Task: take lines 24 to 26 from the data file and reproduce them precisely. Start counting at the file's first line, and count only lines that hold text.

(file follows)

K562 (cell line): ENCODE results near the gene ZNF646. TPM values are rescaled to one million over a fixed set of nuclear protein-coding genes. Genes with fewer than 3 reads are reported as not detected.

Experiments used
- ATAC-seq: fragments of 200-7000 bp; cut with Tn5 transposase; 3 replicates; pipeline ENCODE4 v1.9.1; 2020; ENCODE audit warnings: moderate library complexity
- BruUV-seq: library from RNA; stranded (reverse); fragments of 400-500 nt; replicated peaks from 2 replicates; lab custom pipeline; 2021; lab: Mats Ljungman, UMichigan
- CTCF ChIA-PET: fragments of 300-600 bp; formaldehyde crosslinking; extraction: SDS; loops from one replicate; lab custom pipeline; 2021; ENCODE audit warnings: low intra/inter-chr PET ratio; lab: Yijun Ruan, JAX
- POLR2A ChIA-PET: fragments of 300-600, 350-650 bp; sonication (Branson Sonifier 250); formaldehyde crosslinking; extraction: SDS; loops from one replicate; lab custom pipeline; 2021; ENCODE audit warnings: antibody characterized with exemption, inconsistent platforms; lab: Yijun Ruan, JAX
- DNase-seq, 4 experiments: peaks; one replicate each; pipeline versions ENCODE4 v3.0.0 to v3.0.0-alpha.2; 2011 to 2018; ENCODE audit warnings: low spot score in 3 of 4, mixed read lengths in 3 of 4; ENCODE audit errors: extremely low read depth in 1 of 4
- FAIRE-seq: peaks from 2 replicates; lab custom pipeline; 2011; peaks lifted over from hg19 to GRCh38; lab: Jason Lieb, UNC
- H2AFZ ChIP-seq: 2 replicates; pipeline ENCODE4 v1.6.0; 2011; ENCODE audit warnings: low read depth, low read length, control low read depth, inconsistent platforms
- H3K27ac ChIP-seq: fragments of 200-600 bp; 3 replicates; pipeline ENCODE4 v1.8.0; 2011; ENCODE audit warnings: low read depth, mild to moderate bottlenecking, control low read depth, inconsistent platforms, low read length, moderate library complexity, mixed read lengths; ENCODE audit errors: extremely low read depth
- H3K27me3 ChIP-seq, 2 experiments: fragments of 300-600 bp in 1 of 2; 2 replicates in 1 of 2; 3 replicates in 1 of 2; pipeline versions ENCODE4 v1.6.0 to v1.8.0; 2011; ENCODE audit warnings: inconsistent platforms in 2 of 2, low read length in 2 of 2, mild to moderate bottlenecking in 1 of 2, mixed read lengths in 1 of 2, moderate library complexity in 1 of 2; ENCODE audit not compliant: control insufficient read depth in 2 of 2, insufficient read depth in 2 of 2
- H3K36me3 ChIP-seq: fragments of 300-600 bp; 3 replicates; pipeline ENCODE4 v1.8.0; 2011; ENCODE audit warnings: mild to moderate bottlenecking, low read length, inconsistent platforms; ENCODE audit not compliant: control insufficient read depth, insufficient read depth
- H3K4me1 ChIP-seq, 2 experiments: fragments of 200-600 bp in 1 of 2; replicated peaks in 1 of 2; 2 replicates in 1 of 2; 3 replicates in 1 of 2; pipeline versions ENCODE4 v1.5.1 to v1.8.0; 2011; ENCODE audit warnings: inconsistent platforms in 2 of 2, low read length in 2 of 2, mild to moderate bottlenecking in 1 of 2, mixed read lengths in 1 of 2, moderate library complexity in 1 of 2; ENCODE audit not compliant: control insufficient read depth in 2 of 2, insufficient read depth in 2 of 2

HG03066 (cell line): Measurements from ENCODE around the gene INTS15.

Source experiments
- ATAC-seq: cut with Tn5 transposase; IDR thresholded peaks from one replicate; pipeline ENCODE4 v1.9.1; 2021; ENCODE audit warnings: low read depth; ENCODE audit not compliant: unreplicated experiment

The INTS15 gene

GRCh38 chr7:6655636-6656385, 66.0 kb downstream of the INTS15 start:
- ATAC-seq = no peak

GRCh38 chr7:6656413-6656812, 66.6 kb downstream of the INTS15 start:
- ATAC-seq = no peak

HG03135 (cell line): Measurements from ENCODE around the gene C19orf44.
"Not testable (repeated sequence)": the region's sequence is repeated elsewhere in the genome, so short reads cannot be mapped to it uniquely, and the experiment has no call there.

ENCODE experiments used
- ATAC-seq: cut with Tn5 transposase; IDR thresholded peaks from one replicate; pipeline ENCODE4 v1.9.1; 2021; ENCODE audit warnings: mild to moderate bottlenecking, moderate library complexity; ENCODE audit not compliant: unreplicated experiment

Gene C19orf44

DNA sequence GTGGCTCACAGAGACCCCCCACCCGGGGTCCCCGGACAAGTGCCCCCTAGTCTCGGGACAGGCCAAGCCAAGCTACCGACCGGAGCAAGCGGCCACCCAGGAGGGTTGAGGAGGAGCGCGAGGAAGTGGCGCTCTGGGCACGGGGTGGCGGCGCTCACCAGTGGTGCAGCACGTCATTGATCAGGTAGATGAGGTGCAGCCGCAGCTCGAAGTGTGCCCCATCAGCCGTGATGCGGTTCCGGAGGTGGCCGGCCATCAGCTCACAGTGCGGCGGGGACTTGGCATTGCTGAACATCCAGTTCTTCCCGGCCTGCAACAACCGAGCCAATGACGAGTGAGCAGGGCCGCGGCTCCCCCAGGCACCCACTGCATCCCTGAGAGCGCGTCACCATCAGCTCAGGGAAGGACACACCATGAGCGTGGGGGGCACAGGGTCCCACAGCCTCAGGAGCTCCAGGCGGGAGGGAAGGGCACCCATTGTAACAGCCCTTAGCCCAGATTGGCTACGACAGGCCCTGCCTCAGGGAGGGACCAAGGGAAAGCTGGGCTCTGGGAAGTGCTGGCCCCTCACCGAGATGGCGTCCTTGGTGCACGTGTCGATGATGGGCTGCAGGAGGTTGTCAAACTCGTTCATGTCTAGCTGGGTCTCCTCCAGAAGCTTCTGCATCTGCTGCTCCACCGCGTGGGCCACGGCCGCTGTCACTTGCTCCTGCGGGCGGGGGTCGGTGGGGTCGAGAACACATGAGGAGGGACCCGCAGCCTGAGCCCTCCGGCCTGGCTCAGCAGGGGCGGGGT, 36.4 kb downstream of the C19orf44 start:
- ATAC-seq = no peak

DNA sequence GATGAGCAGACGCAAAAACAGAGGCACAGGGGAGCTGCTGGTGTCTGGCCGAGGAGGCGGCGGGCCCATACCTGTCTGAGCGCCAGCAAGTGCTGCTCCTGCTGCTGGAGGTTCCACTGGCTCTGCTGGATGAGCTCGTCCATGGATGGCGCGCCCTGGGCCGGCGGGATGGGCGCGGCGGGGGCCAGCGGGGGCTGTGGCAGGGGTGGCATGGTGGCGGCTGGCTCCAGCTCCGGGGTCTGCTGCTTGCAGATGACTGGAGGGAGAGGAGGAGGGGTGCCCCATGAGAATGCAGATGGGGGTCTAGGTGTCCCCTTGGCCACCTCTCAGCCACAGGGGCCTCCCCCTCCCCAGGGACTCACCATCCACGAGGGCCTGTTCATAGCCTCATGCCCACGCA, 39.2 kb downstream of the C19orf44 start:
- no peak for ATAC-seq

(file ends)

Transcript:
ENCODE experiments used
- ATAC-seq: cut with Tn5 transposase; IDR thresholded peaks from one replicate; pipeline ENCODE4 v1.9.1; 2021; ENCODE audit warnings: mild to moderate bottlenecking, moderate library complexity; ENCODE audit not compliant: unreplicated experiment

Gene C19orf44